© 2024
Virginia's Public Radio
Play Live Radio
Next Up:
0:00 0:00
Available On Air Stations

The 2 largest ports in the U.S. are making progress clearing their cargo


The two largest ports in the U.S. are making progress clearing their cargo. As a result, Los Angeles has decided to hold off on charging fees for containers waiting to get picked up. But how did the ports get so big in the first place? And why are they so backed up? From the team at Planet Money, Erika Beras has the story.

ERIKA BERAS, BYLINE: For decades, the ports of Los Angeles and Long Beach moved the most amount of stuff for the lowest costs. Now it's the most clogged.

GENE SEROKA: We're in a triage situation.

BERAS: Gene Seroka runs the Port of Los Angeles. He says the problems at the port aren't just about the port.

SEROKA: We can't control everything. We're only one of 12, 15, 20 participants in the supply chain. The notice here is much more pronounced because of the sheer size of this gateway.

BERAS: And its sheer size - the port covers 43 miles of waterfront - is part of what made this port so attractive and made it grow. But it's also what's causing this blockage. The Port of Los Angeles operates in what's called a landlord model port. What that means is that while the land is publicly owned, the terminals where ships dock are leased to private companies. Those companies want to attract more cargo from more importers. That's how they make money. So to stay competitive, those companies spend their dollars on bigger, taller cranes at the terminals and on making the waterways deeper to accommodate heavier ships. Steve Flynn is a ports and maritime expert at Northeastern University.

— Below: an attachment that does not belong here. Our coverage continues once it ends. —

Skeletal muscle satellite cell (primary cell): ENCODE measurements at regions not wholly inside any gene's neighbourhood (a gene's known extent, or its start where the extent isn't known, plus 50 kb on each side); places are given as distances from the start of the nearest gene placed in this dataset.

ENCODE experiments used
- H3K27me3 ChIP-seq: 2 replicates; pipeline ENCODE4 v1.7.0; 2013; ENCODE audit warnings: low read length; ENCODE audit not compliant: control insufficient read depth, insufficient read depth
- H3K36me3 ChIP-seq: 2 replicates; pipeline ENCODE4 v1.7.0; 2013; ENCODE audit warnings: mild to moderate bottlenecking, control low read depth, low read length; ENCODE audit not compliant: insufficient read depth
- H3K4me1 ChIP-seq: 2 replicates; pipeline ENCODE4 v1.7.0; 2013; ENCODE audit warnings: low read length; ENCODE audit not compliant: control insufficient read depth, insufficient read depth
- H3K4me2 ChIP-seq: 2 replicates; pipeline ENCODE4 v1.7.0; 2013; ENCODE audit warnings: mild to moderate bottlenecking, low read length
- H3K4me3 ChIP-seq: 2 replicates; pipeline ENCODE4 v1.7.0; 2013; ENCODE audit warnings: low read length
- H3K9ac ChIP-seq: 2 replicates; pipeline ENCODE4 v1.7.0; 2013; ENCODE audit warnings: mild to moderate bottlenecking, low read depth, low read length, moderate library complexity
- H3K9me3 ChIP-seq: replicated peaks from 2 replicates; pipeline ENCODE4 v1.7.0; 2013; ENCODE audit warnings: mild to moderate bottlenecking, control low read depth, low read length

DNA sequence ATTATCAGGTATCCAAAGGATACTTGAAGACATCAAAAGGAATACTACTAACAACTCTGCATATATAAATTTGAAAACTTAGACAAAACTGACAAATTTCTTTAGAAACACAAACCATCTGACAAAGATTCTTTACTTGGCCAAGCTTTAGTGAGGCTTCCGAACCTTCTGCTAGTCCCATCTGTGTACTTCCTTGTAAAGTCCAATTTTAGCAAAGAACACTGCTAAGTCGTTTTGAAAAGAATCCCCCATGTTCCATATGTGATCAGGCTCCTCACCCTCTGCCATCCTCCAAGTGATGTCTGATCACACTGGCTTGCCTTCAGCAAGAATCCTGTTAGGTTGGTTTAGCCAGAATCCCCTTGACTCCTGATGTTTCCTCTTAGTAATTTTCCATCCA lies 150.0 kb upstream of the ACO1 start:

STEVE FLYNN: It's deep enough for the biggest ships to come in, and therefore, the ships can turn around very quickly.

BERAS: The quicker those ships turned around, the quicker they could get more cargo. And as we started importing more from China, the ships full of those goods got bigger, loaded down with more stuff.

FLYNN: Its size really helped, that there was an economy of scale of having essentially the super container ships, the really mega ones. But then that created its own challenge of there was only a few ports that had the infrastructure that could handle ships of this size.

BERAS: Because those big ships, they can't dock at just any port. Ports have to have the kind of infrastructure the leasers at the landlord model Port of Los Angeles had invested in. So it meant shipping got more concentrated. But when consumer demand spiked, the system wasn't ready. It was built for predictable demand. This deluge of buying threw everything off. Other ports couldn't take those big ships. So they're just idling for weeks, waiting to unload. And even if other ports can dock them, there isn't a simple way to reroute all the other pieces of the supply chain, like the trucks that take things to the warehouses that were built for things arriving to Los Angeles. Steve says this all revealed the system's fragility.

FLYNN: And so things like thinking through what to do if you have a disruption, what's the plan, how are you going to coordinate that, none of the infrastructure for doing that is in place. So imagine if, like, the, you know, global financial markets, when they melted down in 2008, you had no central bankers, right? How would that work?

BERAS: There is no central bank of the port's supply chain system. So now that there is a crisis, there is no one who can look at the whole system and find fixes for it. And even with this backlog, there aren't the same financial incentives that there were to grow and concentrate the system as there are to make it more fluid and less concentrated because there's still the expectation that things will go back to normal. And normal worked for those companies for a long time. Erika Beras, NPR News.

(SOUNDBITE OF RJD2'S "INCORPORATE ANTHEM") Transcript provided by NPR, Copyright NPR.

Erika Beras
Erika Beras (she/her) is a reporter and host for NPR's Planet Money podcast.